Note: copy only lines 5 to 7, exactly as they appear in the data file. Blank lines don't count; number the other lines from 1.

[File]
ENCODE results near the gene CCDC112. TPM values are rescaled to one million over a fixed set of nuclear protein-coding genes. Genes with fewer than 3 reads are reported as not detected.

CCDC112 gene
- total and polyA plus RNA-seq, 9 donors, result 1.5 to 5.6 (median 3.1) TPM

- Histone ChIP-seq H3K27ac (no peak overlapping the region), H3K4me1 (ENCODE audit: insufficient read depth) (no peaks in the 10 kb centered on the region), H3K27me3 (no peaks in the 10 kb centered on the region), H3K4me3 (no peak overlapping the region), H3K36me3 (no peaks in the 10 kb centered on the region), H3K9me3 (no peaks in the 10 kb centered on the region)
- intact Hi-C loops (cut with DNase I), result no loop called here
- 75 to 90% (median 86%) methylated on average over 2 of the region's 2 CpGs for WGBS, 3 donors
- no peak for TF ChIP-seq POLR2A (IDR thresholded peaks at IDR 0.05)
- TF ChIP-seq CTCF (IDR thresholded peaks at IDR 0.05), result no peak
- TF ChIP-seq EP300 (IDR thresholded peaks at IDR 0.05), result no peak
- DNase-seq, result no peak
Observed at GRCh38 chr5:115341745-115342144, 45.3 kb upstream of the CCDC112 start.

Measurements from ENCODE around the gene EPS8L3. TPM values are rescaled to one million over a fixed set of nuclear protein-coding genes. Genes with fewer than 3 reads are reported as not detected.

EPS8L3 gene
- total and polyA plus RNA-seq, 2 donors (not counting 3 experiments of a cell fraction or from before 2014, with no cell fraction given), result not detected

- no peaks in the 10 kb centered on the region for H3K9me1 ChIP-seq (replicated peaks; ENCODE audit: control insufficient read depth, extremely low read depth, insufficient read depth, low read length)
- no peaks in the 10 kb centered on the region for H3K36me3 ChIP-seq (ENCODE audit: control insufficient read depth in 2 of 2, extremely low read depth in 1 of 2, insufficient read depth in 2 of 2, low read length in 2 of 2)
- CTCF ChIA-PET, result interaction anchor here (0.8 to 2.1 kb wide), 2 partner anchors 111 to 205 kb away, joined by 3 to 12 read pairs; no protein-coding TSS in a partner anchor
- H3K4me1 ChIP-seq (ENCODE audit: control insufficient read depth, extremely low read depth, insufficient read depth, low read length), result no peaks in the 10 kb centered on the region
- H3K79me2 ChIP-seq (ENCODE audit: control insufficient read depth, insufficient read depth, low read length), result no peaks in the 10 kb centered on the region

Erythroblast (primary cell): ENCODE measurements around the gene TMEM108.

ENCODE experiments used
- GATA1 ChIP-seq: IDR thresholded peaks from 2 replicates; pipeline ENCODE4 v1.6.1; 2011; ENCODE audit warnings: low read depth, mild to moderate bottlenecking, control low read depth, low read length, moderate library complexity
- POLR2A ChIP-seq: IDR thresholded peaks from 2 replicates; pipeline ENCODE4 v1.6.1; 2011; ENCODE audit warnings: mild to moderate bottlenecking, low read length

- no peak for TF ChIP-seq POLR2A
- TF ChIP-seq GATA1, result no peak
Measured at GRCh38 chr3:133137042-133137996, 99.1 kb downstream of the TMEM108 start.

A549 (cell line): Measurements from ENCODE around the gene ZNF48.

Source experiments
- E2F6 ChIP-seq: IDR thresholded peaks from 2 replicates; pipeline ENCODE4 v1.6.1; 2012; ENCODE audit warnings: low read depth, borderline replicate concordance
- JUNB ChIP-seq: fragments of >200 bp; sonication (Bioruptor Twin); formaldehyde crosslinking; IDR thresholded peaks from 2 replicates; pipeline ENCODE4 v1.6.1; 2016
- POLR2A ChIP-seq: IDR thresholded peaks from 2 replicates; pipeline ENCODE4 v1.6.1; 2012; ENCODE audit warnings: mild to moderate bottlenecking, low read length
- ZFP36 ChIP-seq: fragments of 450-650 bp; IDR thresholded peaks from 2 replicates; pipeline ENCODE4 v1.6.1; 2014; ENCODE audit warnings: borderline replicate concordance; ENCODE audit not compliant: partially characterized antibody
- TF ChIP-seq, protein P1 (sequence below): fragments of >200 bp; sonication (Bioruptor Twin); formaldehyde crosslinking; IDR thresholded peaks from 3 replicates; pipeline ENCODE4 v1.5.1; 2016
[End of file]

- intact Hi-C loops (cut with DNase I), result no loop called here
- 75 to 90% (median 86%) methylated on average over 2 of the region's 2 CpGs for WGBS, 3 donors
- no peak for TF ChIP-seq POLR2A (IDR thresholded peaks at IDR 0.05)